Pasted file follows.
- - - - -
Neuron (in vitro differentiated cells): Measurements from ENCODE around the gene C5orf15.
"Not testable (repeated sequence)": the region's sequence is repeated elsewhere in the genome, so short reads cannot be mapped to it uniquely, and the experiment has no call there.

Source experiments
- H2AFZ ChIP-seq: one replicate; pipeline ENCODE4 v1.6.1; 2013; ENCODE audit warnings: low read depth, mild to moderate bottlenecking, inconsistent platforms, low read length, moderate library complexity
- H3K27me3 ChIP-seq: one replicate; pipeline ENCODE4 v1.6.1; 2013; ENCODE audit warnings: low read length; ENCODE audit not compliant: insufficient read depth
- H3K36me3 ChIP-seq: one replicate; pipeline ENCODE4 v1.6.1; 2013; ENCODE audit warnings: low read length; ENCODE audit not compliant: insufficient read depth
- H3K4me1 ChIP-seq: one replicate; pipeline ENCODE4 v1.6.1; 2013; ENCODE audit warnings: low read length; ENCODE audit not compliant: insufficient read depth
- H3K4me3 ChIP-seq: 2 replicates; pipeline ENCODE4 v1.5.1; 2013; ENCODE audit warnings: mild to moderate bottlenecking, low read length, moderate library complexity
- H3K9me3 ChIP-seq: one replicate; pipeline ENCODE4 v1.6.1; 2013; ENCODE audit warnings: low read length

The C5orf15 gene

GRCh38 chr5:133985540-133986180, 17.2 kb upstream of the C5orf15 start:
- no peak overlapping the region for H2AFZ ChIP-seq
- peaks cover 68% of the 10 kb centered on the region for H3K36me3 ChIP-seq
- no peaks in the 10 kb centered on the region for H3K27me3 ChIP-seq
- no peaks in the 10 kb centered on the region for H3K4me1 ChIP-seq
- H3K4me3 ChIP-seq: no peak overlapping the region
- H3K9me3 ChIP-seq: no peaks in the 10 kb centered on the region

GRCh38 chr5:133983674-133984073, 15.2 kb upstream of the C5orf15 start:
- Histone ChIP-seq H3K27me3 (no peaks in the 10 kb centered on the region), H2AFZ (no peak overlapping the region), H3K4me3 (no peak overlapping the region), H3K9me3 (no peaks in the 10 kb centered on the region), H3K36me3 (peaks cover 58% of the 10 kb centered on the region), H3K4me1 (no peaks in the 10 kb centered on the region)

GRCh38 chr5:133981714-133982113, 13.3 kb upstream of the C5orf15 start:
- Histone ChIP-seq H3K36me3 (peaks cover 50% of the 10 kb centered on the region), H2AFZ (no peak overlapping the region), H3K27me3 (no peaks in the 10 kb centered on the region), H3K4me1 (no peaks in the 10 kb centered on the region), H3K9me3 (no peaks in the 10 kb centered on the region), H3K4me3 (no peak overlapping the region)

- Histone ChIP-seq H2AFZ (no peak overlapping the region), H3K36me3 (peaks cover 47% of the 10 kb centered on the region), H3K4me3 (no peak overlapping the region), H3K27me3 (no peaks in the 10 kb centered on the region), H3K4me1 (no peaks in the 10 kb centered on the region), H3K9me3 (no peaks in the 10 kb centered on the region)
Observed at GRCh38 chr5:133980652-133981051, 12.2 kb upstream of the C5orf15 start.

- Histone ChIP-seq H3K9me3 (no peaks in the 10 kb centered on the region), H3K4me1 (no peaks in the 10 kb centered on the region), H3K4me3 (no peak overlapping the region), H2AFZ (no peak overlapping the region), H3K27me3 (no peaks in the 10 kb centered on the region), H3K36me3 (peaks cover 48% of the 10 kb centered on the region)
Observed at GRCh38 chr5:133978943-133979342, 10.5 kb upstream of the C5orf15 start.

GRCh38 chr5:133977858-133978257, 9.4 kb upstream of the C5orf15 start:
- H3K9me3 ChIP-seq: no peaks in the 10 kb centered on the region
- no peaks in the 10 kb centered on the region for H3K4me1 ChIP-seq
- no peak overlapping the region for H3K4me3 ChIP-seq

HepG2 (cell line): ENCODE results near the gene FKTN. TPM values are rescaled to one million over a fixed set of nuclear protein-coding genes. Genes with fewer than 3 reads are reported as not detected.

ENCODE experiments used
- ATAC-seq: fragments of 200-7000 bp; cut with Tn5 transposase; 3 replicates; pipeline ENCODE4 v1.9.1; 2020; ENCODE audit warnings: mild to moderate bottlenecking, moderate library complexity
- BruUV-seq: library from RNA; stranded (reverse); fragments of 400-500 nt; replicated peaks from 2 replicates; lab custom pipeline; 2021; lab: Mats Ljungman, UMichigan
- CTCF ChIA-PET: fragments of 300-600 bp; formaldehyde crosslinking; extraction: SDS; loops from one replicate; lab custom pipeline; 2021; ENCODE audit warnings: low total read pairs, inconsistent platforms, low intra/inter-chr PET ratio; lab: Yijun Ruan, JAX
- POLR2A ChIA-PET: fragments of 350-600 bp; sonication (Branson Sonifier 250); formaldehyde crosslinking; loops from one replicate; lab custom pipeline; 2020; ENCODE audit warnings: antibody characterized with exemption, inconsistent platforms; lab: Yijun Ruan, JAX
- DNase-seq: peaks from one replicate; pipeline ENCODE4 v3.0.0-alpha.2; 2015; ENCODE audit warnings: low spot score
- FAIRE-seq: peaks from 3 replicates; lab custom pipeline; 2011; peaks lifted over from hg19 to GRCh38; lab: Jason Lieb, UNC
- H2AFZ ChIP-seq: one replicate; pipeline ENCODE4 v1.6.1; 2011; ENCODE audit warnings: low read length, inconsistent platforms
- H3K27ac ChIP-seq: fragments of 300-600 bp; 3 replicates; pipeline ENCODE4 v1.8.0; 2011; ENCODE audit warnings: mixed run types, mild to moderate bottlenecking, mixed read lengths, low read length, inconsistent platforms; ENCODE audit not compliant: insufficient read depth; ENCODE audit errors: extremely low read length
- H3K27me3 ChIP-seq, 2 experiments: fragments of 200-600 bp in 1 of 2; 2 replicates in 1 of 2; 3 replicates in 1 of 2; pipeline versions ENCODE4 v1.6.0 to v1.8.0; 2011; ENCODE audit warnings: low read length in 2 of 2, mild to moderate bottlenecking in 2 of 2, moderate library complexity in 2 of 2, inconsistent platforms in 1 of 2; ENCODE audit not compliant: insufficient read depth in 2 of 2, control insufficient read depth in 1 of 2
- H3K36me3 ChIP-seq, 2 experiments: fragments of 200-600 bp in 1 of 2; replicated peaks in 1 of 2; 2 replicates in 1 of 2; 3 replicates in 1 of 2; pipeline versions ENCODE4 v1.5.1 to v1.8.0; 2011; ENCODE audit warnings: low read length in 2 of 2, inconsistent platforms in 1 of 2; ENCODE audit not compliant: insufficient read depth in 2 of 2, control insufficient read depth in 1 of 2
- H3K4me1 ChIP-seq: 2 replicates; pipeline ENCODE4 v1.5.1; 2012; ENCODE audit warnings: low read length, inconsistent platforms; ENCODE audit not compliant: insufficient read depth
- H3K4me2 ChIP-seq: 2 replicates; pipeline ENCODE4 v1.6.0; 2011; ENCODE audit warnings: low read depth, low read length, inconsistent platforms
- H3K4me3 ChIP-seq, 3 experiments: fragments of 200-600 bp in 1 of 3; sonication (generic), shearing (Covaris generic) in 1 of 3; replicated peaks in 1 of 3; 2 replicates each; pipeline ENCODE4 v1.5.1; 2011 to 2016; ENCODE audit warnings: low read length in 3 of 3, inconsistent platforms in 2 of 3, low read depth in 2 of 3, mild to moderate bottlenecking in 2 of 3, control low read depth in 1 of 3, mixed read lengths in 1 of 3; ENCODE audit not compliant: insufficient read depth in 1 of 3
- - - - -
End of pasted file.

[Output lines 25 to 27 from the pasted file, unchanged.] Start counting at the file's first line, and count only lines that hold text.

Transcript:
Observed at GRCh38 chr5:133978943-133979342, 10.5 kb upstream of the C5orf15 start.

GRCh38 chr5:133977858-133978257, 9.4 kb upstream of the C5orf15 start:
- H3K9me3 ChIP-seq: no peaks in the 10 kb centered on the region